Fishers of men must be courageous, enterprising, and persistent. Although there may seem to be little to catch, the nets must be persistently cast again and again. Although storms arise, the boat must be firmly steered and piloted safely. At sea, there is no place for cowardice or lack of commitment or laziness. Each hand must do his part. Each is important for success.
By Deacon Frederick Bartels
13 January 2020
It’s Monday and we’re back in Ordinary Time. In our gospel reading from Mark (1:14-20) today, we hear about how the Lord Jesus Christ passed by the Sea of Galilee, calling Simon and Andrew, James and John to follow him and become “fishers of men.”
It’s interesting that our Lord chose these particular fishermen as his first apostles. It’s also interesting that he said they would become “fishers of men,” evoking images of catching men in nets and hauling them up out of the dark waters of the sea. However, when we think of “fishers of men,” we don’t usually think of catching people in nets. We think of the holy enterprise of evangelization, which can be simply defined as proclaiming the saving gospel of Christ. Yet there are a lot of connections between evangelizing others and the enterprise of fishing as it was in Jesus’ day.
Fishing On The Sea of Galilee
The Sea of Galilee, the Sea of Tiberias, and Lake Gennesaret are all the same freshwater lake. It’s about 13 miles long, 7 miles wide and 150 ft. deep. Its waters are cool and clear. In NT times, it sustained a thriving, important, and respected fishing industry. The historian Josephus reports that there were about 230 fishing vessels on the lake. Most were about 23 ft long and 7 ft wide, manned by a crew of 5: four men to row and one to steer and watch for storms.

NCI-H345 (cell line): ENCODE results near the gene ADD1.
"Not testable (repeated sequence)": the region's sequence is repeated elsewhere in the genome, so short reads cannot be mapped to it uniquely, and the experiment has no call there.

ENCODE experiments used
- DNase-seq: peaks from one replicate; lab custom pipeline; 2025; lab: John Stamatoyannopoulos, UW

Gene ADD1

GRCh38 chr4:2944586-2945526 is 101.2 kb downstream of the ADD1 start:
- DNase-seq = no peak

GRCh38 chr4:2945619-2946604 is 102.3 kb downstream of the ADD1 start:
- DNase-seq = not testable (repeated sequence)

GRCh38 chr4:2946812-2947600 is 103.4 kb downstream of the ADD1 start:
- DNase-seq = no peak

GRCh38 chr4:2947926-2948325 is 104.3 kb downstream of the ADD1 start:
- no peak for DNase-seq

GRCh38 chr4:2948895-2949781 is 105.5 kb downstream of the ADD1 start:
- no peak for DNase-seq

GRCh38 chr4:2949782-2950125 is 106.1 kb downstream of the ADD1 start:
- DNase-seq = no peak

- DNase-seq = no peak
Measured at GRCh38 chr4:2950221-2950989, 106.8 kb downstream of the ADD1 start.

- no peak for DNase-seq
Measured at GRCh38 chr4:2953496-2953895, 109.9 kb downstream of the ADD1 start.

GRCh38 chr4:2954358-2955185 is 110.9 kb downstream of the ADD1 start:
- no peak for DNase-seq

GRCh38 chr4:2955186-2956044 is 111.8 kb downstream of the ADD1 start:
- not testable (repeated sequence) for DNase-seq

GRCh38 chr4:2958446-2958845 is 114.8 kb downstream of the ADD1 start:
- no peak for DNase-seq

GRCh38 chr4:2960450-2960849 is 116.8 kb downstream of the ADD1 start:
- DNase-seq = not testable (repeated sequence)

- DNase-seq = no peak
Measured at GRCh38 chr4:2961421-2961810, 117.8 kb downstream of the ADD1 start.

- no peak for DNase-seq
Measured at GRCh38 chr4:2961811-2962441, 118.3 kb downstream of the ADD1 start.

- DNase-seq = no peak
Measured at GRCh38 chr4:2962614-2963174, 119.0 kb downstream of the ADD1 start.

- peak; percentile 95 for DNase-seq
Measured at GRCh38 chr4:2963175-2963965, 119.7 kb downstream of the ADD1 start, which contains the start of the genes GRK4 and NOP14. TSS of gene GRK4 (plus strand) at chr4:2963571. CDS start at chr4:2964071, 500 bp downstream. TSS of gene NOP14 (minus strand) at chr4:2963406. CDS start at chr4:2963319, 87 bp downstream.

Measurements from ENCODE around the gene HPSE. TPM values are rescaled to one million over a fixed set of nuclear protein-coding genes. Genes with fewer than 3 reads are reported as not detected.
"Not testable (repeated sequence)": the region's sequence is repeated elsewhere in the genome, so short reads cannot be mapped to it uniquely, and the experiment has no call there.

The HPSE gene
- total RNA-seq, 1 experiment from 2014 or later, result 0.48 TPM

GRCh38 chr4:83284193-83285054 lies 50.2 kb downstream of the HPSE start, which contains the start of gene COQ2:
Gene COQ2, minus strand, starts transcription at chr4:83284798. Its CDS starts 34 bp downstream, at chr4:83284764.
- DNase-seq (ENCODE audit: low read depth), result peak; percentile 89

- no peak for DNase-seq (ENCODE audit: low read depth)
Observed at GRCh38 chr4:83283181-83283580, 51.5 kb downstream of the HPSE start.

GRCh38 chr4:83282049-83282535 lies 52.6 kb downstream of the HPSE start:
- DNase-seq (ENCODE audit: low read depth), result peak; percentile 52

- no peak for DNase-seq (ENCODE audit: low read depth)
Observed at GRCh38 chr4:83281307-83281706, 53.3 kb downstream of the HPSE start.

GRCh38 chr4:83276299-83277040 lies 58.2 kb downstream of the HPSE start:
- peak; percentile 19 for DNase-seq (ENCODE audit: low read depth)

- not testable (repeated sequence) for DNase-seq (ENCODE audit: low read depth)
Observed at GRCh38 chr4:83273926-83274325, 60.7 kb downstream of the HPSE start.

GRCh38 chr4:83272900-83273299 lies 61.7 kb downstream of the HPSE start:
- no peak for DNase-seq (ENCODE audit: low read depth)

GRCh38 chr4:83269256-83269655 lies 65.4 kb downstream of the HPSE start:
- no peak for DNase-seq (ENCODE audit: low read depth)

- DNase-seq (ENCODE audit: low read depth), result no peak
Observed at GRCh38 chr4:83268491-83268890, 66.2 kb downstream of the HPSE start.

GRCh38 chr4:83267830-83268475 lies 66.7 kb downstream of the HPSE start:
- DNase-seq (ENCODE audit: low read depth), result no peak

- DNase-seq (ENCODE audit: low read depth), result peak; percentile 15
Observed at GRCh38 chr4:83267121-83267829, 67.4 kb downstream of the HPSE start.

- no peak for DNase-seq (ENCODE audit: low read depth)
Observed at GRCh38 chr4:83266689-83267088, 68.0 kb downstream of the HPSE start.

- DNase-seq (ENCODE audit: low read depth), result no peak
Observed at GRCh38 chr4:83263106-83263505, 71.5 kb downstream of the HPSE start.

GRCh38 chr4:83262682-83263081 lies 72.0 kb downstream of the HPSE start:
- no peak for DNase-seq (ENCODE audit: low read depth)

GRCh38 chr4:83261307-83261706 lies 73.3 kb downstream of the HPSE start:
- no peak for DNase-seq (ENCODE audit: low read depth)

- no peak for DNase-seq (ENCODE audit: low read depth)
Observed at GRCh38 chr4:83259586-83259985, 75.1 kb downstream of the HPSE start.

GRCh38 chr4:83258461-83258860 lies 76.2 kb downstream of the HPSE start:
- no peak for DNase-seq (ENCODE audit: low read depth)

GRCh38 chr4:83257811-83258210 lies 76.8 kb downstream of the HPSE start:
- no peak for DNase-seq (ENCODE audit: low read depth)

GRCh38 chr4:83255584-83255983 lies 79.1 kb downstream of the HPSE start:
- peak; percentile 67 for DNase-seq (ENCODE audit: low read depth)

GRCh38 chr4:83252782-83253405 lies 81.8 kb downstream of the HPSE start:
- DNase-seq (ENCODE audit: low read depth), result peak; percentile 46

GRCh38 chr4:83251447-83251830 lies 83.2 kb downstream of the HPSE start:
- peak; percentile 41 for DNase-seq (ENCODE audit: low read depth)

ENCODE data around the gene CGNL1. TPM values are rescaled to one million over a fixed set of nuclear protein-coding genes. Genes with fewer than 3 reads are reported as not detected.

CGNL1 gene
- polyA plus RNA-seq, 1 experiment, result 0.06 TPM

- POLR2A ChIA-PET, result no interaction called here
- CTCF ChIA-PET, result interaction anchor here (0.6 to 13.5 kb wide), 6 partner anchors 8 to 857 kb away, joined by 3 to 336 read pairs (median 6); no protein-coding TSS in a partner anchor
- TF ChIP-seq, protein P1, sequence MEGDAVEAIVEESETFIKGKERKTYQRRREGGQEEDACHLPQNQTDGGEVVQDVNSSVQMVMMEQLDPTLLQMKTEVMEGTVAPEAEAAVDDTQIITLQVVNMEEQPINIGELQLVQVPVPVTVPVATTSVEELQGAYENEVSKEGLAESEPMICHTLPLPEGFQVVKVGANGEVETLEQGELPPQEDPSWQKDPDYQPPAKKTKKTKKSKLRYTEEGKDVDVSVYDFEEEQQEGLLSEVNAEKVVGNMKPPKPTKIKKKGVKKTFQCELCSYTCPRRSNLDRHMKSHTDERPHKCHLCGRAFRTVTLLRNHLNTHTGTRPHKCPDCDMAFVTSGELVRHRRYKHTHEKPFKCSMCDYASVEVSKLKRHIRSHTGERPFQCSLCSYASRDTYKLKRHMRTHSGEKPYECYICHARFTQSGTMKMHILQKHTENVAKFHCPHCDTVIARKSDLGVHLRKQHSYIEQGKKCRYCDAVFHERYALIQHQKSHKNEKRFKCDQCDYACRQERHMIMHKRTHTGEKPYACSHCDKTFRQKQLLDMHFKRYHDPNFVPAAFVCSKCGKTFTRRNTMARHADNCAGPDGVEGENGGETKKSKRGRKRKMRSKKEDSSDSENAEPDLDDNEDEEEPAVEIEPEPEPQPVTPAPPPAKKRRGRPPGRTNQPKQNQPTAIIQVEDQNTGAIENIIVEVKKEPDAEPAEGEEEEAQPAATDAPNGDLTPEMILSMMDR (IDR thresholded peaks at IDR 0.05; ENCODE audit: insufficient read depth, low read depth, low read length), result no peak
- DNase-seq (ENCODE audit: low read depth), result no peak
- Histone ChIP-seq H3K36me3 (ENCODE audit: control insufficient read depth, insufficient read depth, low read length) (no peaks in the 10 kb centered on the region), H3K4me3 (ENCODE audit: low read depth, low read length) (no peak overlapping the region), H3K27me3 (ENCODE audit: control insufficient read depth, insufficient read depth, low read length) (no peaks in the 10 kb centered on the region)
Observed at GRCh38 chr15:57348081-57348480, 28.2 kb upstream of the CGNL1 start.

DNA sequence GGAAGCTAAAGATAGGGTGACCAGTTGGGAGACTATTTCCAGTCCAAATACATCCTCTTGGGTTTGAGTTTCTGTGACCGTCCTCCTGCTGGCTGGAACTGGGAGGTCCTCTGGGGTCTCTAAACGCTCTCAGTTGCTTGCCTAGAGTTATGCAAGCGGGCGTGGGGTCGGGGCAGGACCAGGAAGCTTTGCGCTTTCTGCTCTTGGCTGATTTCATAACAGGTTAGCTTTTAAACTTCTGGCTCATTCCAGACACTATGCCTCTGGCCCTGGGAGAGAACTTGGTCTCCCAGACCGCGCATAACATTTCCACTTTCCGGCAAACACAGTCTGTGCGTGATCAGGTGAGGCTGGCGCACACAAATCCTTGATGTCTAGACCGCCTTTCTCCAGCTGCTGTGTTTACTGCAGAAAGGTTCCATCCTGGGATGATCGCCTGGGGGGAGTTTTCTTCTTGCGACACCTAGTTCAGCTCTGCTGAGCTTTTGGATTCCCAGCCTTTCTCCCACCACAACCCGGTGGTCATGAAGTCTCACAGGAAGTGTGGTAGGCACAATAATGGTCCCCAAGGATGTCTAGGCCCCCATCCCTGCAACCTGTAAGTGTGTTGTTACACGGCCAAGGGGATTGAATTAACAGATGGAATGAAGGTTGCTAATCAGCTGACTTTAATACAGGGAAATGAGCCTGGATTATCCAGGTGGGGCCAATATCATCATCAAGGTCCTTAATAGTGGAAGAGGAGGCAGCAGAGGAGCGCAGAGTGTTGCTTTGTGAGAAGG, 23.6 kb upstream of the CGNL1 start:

Luke 5:10 tells us that Simon and Andrew, James and John were partners in the fishing business. They probably worked together at times to string nets and haul in loads of fish. The fish they normally caught were tilapia, carp, and catfish. The type of tilapia they caught is today known as “St. Peter’s Fish.” The catfish caught in their nets were not eaten by the Jews since they had no scales and were deemed unclean, as taught in Deuteronomy 14:9-10. When catfish were hauled in, they were sold off at market to Gentiles.
When small fish were netted, they were killed and mixed in with the entrails of larger fish, salted, and stored in the sun to ferment, producing a solution called “garum” that was widely used as a staple of Roman cuisine.
Fishing was done at night, since the nets were made of linen and easily seen by fish. The men had to contend with storms producing lightening, wind and waves. During the day, the men cleaned sediment from the nets and mended any tears in them. All of this means that Simon and Andrew, James and John were hardworking, resilient, enterprising, dedicated, and courageous men. It was these men who Jesus called to himself to become “fishers of men” and engage in the most important fishing enterprise of all time.
Fishers of Men and Evangelization
There are lots of connections between fishing with nets and evangelizing. And there are lots of differences as well.
Fish caught in nets are captured against their will, and lose their freedom, so to speak. They’re hauled up out of the water into a boat, violently slaughtered, and eventually eaten.